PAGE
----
A dizzying array of opportunities to re-examine the history, architecture, gardens and art of Charleston is just around the corner. As flowers bloom in the coming weeks, residents and visitors will reflect on the cultural influences that define the Holy City.
If you go
What: Charleston Art & Antiques Forum's 16th annual Fine & Decorative Arts SeriesWhen: March 13-17Where: Old Courtroom, 23 Chalmers St.Sponsor: Charleston Art & Antiques Forummore info and tickets: www.charlestonantiques forum.org/schedule.htmOther events focusing on Charleston's history, architecture, gardens and art during March and April include:Charleston Symphony Orchestra League's Designer Showhouse, March 21-April 21. www.csolinc.org/events/2011-designer-showhouse.Historic Charleston Foundation's 66th Annual Festival of Houses and Gardens, March 21-April 20. www.historiccharleston.org/Events/Annual-Festival-of-Houses-and-Gardens.Historic Charleston Foundation's International Antiques Show, March 22-24. www.historic charleston.org/Events/ Annual-Festival-of- Houses-and-Gardens (scroll down and click on the specific event you are interested in attending).Garden Club of Charleston's House and Garden Tours, April 5-6. www.the gardenclubofcharleston.org.Charleston Horticultural Society's Plantasia, 10 a.m. to 5 p.m. April 12; and 8 a.m. to 2 p.m. April 13. www.chashortsoc.org/events- tours/plantasia-2013.html.
“A Grand Tour: Trade Winds of Influence,” the Charleston Art and Antiques Forum's 16th fine and decorative arts series, heralds the arrival of spring events in and around Charleston. It takes place March 13-17 and will benefit the Charleston Parlor Restoration Fund of the Museum of Early Southern Decorative Arts, Old Salem, N.C.
Other events associated with Charleston's spring cultural feast include the Historic Charleston Foundation's Charleston International Antiques Show and its Festival of Houses and Gardens, Charleston Symphony Orchestra League's Designer Showhouse, Charleston Horticultural Society's Plantasia, and Garden Club of Charleston's House and Garden Tours.
Dame Rosalind Savill, director emeritus of the Wallace Collection, a London museum, will deliver the forum's keynote address, “Twenty Years With French Decorative Arts.” Jean Y. Helms, the forum's founder and chair, calls Savill among the most learned in her field.
Helms stressed the many cultural influences highlighted in the forum's 2013 program and says they reflect the unlimited reach of the decorative arts.
“The more you get involved, the more you see what there is,” says Helms. Those in the world of decorative arts can learn much from each other, she adds.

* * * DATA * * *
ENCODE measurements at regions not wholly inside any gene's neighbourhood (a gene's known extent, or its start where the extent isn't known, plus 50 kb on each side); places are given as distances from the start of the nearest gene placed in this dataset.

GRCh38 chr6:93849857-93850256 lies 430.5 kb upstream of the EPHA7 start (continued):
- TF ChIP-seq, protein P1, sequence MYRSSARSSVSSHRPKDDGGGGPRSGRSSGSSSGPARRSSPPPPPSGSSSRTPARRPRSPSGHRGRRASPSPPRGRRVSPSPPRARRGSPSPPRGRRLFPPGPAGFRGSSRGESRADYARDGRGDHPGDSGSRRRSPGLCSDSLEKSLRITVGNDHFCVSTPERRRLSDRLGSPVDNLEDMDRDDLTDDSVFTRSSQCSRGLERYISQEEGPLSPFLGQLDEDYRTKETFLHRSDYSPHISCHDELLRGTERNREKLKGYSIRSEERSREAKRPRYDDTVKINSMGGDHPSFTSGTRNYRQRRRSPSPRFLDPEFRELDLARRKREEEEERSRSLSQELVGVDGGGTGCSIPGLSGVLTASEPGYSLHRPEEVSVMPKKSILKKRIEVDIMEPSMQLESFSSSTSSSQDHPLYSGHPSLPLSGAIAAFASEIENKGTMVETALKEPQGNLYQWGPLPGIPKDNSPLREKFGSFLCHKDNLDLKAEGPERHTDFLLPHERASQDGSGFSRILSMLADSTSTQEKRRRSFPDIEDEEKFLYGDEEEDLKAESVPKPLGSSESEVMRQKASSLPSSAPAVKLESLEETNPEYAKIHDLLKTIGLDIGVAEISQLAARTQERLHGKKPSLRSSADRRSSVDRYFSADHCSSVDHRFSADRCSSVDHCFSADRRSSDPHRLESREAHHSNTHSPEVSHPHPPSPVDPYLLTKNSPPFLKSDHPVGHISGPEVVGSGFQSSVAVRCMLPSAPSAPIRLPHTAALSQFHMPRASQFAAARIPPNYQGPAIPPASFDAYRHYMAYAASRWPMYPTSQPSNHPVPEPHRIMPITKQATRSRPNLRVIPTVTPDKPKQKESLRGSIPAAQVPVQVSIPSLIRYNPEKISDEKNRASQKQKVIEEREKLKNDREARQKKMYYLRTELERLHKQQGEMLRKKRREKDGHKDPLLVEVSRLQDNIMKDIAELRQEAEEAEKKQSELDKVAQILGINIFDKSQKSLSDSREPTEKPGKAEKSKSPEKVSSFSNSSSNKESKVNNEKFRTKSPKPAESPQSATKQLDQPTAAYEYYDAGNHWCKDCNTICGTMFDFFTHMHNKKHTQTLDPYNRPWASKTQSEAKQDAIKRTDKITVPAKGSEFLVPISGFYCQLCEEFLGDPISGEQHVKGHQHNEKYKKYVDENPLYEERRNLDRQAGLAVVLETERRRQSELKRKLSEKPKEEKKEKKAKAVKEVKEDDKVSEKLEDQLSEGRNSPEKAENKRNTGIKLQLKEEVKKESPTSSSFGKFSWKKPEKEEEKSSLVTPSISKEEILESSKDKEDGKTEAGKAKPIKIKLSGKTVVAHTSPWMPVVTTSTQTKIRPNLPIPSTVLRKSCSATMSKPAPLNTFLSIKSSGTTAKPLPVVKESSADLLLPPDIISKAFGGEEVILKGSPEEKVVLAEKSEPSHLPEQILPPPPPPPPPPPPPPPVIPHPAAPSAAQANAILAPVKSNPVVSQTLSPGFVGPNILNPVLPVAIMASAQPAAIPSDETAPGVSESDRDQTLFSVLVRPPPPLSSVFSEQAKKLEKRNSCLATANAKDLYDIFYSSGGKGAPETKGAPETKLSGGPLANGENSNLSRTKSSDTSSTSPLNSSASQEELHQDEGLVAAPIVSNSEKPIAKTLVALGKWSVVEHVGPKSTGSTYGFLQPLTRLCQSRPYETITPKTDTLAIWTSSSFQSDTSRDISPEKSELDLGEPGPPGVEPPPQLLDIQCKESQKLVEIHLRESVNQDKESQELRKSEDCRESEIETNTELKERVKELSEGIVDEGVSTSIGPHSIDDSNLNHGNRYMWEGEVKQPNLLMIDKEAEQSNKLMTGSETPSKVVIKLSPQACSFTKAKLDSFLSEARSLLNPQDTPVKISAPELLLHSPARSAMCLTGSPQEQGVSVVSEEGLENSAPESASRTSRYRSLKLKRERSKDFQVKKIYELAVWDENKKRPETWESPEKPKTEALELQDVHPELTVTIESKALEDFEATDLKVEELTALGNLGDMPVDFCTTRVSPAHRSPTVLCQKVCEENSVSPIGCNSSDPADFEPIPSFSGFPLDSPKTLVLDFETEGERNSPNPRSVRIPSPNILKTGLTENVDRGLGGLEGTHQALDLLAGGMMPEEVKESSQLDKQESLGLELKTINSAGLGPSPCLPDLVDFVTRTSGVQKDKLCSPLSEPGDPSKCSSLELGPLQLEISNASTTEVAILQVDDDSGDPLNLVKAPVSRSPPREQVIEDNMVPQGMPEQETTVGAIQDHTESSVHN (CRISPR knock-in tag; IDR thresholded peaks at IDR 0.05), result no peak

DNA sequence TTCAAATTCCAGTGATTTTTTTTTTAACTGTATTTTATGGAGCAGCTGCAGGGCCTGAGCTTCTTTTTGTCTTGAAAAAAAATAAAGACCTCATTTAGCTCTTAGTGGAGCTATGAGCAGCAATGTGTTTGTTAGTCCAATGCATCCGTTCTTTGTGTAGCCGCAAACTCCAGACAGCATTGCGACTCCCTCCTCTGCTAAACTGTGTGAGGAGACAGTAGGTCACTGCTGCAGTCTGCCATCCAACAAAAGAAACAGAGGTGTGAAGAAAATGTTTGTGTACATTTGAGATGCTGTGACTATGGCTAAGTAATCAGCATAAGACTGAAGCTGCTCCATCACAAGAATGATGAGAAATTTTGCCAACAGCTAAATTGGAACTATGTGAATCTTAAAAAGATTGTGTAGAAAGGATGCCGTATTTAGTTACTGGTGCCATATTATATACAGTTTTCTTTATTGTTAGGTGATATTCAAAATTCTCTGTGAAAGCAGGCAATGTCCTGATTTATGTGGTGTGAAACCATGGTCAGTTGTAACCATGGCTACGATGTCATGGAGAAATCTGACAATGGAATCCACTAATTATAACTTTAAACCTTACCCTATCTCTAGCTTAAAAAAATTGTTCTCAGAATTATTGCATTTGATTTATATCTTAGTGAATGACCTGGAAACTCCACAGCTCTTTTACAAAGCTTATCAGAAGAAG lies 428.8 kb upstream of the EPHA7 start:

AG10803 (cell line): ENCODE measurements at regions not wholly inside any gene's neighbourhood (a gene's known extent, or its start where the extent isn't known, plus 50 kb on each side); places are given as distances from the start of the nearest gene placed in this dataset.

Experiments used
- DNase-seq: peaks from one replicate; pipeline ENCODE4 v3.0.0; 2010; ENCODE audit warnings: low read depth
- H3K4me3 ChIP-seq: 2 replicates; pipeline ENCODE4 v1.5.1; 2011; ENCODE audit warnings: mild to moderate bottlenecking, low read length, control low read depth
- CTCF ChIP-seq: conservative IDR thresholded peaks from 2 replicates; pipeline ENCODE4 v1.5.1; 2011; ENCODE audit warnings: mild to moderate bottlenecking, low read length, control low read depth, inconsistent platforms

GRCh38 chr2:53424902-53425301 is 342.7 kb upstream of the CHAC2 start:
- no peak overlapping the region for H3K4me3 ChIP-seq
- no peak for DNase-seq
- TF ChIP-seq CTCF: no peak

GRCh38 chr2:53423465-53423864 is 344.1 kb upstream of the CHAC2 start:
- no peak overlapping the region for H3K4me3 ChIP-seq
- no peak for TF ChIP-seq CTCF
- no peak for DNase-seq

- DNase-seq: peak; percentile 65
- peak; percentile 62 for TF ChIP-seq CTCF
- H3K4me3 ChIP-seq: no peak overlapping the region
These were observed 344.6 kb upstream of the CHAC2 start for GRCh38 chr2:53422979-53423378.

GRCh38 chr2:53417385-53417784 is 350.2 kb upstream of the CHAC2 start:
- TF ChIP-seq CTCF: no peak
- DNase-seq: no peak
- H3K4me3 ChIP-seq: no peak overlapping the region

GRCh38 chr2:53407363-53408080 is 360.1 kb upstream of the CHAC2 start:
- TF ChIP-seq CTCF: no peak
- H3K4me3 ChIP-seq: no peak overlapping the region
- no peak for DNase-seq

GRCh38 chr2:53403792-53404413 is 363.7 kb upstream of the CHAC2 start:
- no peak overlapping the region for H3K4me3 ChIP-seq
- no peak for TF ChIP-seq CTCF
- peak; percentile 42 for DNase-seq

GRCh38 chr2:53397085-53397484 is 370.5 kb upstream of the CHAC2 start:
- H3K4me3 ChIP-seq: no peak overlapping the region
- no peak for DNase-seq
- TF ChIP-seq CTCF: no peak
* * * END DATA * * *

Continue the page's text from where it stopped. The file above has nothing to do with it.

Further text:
“Every year, we are more and more successful in reaching more people from all over the world.”
This year's program focuses on such diverse decorative arts influences as Italian palaces, trade with colonial Latin America and the French impact on silver. Two other lectures also are among those garnering their share of attention.
“A Yankee Invasion: New York Furniture for Southern Clients” by Matthew Thurlow, major gifts officer for the Winterthur Museum and Country Estate, offers a broadened context for studying antique furnishings owned by Charlestonians, particularly pieces made in the early 19th century.
“Although objects may not have been made in South Carolina, they help to tell interesting stories about people who lived in Charleston and elsewhere,” Thurlow says. “A host of different furniture makers working in New York at the time found favor with Southerners.”
Thurlow's collaboration on a major Duncan Phyfe exhibition for the Metropolitan Museum gave him the chance to focus on pieces made for Charleston clients in Phyfe's shop, he says. Phyfe was a leading 19th-century cabinetmaker.
Pieces made for Charleston clients include a sewing table for William Dearing and a large suite of furnishings for Dunbar Paul.
In addition, Deming & Bulkley, furniture makers, had a retail shop in Charleston for furnishings made in New York, Thurlow says. While their work, like that of others, may have been influenced by the English and French, their styles remained distinct, particularly with regard to the high ornamentation and gilding.
Layers of history
Representatives from the Colonial Williamsburg Foundation also will focus on furniture.
“Reading the Upholstery Evidence on 18th Century Furniture” will be a live demonstration by Leroy Graves, master upholster, on how he goes about pulling back the layers of upholstery to discover a detailed history of the pieces. He will be joined by Margaret Pritchard, the foundation's curator of maps, prints and wallpapers.
“When we get an object in, we peel back each layer (of fabric) until we get to the final layer for evidence of original upholstery,” says Graves.
Should that fail to provide the needed information, they search original nail holes for threads of the original fabric such as wool, silk or cotton. They also may look at the clusters of nail holes and shadow marks on a frame to determine more about a piece's past.
“A lot of that can give you evidence of how the upholstery was applied,” says Graves, who will bring frames and a cutaway to Charleston to demonstrate the process.
In addition to reading the piece, Graves will cover Colonial Williamsburg's noninvasive system of reupholstering pieces.
The new upholstery, made of fabric ordered from England to fit the piece's age, is designed to be removable and eliminates the need to add more nail holes to a piece. It also helps those who later will study the piece in the future, Graves says. “Our system at Colonial Williamsburg is now used all over the country.”
Reach Wevonneda Minis at 937-5705.